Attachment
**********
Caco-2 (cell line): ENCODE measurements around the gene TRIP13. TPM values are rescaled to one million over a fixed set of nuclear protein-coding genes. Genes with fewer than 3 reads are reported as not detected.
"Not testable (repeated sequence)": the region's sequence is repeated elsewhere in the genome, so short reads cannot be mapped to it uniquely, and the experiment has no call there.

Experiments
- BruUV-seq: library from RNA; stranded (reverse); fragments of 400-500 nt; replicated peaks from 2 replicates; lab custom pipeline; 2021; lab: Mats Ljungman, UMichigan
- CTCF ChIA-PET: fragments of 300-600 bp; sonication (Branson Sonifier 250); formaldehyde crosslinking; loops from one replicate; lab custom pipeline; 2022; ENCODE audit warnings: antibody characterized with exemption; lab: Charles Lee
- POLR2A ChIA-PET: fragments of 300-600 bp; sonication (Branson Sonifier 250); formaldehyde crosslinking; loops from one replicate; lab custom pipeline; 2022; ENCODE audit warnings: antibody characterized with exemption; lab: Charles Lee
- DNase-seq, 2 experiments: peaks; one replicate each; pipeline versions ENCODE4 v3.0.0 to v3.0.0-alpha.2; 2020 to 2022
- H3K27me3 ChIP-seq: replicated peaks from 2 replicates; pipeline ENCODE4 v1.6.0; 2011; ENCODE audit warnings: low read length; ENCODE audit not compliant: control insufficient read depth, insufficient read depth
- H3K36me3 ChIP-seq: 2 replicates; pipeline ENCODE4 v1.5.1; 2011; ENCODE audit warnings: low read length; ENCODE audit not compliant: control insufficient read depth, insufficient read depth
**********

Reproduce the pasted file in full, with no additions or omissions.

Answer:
Caco-2 (cell line): ENCODE measurements around the gene TRIP13. TPM values are rescaled to one million over a fixed set of nuclear protein-coding genes. Genes with fewer than 3 reads are reported as not detected.
"Not testable (repeated sequence)": the region's sequence is repeated elsewhere in the genome, so short reads cannot be mapped to it uniquely, and the experiment has no call there.

Experiments
- BruUV-seq: library from RNA; stranded (reverse); fragments of 400-500 nt; replicated peaks from 2 replicates; lab custom pipeline; 2021; lab: Mats Ljungman, UMichigan
- CTCF ChIA-PET: fragments of 300-600 bp; sonication (Branson Sonifier 250); formaldehyde crosslinking; loops from one replicate; lab custom pipeline; 2022; ENCODE audit warnings: antibody characterized with exemption; lab: Charles Lee
- POLR2A ChIA-PET: fragments of 300-600 bp; sonication (Branson Sonifier 250); formaldehyde crosslinking; loops from one replicate; lab custom pipeline; 2022; ENCODE audit warnings: antibody characterized with exemption; lab: Charles Lee
- DNase-seq, 2 experiments: peaks; one replicate each; pipeline versions ENCODE4 v3.0.0 to v3.0.0-alpha.2; 2020 to 2022
- H3K27me3 ChIP-seq: replicated peaks from 2 replicates; pipeline ENCODE4 v1.6.0; 2011; ENCODE audit warnings: low read length; ENCODE audit not compliant: control insufficient read depth, insufficient read depth
- H3K36me3 ChIP-seq: 2 replicates; pipeline ENCODE4 v1.5.1; 2011; ENCODE audit warnings: low read length; ENCODE audit not compliant: control insufficient read depth, insufficient read depth